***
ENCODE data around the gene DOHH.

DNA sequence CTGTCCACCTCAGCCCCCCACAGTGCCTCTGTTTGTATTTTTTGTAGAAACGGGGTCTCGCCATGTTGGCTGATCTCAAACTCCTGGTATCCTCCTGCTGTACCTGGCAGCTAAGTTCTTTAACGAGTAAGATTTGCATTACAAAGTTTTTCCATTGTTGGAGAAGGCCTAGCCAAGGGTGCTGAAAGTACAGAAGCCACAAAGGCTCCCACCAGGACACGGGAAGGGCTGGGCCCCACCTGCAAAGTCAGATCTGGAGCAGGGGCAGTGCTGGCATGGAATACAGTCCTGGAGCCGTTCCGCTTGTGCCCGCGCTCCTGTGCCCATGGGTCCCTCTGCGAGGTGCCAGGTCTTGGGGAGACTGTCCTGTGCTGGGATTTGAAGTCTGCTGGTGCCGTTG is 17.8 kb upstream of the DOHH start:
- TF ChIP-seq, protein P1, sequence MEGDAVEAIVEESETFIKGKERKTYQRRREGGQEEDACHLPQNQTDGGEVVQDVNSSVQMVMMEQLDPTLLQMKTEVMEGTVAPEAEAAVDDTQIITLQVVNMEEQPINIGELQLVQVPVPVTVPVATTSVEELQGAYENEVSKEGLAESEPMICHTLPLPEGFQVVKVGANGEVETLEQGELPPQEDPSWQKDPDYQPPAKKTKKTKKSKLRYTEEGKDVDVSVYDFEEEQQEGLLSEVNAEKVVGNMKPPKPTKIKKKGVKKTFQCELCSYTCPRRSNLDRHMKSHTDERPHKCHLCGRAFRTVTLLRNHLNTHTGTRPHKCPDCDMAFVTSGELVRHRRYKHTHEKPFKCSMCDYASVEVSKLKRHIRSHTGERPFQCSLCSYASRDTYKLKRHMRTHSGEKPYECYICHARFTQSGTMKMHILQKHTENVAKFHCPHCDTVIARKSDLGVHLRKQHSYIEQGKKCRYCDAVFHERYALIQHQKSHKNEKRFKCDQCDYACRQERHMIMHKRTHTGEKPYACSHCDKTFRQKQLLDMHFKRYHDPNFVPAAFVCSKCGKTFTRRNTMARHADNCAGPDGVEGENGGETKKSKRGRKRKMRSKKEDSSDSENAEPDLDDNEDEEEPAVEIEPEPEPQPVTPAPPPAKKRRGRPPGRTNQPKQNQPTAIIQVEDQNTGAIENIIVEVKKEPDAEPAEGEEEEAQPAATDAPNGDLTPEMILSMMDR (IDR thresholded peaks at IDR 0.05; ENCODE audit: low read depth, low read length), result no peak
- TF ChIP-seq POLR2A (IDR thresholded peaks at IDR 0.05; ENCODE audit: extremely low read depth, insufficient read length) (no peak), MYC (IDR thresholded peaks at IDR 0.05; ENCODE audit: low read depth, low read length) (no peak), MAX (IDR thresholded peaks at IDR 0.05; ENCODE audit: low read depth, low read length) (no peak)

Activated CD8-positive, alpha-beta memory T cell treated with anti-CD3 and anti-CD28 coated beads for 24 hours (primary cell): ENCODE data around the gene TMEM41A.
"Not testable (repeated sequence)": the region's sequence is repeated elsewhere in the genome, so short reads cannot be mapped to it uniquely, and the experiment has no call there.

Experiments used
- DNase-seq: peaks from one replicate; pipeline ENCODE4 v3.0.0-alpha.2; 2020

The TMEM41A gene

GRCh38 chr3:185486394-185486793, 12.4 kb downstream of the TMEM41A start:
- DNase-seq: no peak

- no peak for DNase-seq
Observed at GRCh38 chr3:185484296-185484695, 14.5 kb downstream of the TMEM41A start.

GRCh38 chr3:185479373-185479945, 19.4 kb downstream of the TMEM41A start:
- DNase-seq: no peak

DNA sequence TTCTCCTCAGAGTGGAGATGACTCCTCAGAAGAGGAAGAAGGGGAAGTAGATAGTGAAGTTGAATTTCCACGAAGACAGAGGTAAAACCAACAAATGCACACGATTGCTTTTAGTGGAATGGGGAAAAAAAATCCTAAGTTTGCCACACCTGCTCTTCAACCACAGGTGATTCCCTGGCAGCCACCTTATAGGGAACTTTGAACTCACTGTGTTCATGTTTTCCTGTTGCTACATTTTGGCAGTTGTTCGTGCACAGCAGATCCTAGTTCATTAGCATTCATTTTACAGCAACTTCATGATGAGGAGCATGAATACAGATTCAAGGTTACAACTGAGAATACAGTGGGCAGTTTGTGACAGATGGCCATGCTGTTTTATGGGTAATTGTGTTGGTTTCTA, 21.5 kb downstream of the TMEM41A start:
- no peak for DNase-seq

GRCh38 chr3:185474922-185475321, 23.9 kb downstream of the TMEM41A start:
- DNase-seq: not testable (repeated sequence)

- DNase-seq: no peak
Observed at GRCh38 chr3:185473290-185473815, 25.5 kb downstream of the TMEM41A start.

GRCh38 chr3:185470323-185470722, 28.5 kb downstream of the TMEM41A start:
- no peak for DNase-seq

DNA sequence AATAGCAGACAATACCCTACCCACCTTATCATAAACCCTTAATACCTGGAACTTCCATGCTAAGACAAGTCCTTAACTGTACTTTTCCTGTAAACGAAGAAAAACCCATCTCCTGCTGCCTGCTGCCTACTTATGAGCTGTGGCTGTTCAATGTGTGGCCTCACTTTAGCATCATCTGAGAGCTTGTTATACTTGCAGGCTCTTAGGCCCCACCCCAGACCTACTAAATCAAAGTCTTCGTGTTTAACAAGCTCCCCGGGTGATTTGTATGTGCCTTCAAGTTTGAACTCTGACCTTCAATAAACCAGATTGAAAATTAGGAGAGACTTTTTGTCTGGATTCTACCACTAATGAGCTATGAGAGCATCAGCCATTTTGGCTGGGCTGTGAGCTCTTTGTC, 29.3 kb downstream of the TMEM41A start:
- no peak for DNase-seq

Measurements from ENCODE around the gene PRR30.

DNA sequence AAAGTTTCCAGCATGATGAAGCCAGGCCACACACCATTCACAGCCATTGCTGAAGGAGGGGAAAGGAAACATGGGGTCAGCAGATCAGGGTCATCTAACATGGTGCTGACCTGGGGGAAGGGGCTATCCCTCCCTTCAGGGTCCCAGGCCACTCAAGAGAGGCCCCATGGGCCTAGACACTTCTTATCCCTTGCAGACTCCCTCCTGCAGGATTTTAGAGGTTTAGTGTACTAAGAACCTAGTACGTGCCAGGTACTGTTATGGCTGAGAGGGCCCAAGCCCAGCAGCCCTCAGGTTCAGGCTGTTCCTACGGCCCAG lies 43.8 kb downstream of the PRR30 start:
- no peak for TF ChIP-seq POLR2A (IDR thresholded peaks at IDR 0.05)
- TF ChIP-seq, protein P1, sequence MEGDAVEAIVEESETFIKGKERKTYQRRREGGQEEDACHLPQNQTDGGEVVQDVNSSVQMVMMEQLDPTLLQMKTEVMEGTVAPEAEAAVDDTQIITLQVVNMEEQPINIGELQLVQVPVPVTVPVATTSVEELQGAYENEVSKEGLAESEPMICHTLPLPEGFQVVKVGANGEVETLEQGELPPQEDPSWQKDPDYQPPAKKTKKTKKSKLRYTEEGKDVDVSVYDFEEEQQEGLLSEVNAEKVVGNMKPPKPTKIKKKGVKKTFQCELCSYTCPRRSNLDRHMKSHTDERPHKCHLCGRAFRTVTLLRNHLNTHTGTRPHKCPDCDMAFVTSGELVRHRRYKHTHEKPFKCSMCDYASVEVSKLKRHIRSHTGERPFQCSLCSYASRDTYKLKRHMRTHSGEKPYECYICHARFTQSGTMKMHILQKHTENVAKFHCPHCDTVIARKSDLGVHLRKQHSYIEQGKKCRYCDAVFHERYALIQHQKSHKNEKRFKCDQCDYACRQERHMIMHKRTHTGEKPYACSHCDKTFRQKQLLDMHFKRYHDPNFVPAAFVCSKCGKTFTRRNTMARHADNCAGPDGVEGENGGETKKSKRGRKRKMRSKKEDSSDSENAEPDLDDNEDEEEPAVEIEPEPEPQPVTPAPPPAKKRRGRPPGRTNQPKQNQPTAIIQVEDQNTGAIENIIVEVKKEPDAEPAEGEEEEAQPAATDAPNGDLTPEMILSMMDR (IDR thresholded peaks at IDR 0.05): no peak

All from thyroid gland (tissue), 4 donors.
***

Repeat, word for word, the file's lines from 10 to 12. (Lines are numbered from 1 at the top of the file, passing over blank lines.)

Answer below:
GRCh38 chr3:185486394-185486793, 12.4 kb downstream of the TMEM41A start:
- DNase-seq: no peak

- no peak for DNase-seq